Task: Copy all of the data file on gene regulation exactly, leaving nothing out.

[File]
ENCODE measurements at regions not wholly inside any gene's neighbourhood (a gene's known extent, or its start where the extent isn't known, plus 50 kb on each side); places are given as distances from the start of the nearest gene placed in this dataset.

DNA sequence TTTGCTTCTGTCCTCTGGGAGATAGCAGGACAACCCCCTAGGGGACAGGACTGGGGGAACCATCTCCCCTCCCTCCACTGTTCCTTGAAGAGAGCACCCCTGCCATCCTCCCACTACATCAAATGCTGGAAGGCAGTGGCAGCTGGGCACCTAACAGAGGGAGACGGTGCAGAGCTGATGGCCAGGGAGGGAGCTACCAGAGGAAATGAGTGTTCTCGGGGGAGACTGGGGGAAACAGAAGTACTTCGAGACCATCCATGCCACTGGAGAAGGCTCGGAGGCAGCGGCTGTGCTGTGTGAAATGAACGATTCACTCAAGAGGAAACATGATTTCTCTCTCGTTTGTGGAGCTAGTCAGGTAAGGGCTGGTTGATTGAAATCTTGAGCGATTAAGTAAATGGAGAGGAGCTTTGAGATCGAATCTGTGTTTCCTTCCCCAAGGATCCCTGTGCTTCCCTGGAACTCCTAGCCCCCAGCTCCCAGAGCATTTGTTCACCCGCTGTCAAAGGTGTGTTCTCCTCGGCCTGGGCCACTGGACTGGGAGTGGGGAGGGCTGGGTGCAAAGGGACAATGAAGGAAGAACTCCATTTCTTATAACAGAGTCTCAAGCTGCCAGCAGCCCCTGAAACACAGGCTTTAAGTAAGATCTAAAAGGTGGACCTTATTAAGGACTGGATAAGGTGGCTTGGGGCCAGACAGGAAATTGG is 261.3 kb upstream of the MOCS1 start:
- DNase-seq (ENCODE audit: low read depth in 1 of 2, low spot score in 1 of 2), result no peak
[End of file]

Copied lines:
ENCODE measurements at regions not wholly inside any gene's neighbourhood (a gene's known extent, or its start where the extent isn't known, plus 50 kb on each side); places are given as distances from the start of the nearest gene placed in this dataset.

DNA sequence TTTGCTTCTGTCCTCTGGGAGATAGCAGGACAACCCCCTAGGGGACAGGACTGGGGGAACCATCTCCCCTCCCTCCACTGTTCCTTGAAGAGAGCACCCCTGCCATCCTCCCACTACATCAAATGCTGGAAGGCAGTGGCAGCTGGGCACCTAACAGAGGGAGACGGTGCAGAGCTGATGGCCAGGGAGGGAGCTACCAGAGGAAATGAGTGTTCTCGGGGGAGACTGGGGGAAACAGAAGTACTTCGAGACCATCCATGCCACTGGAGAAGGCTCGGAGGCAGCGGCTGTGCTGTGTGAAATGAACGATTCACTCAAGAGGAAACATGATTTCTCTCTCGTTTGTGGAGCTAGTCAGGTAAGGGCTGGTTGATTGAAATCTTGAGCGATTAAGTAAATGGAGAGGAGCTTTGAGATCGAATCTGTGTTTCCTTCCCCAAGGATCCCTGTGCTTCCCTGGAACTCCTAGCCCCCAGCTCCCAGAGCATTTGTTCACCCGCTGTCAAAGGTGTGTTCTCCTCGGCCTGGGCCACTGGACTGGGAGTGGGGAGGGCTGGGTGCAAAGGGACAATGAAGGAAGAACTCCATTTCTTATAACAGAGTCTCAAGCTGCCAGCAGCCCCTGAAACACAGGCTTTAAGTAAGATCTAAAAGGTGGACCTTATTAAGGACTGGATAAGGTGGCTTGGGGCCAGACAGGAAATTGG is 261.3 kb upstream of the MOCS1 start:
- DNase-seq (ENCODE audit: low read depth in 1 of 2, low spot score in 1 of 2), result no peak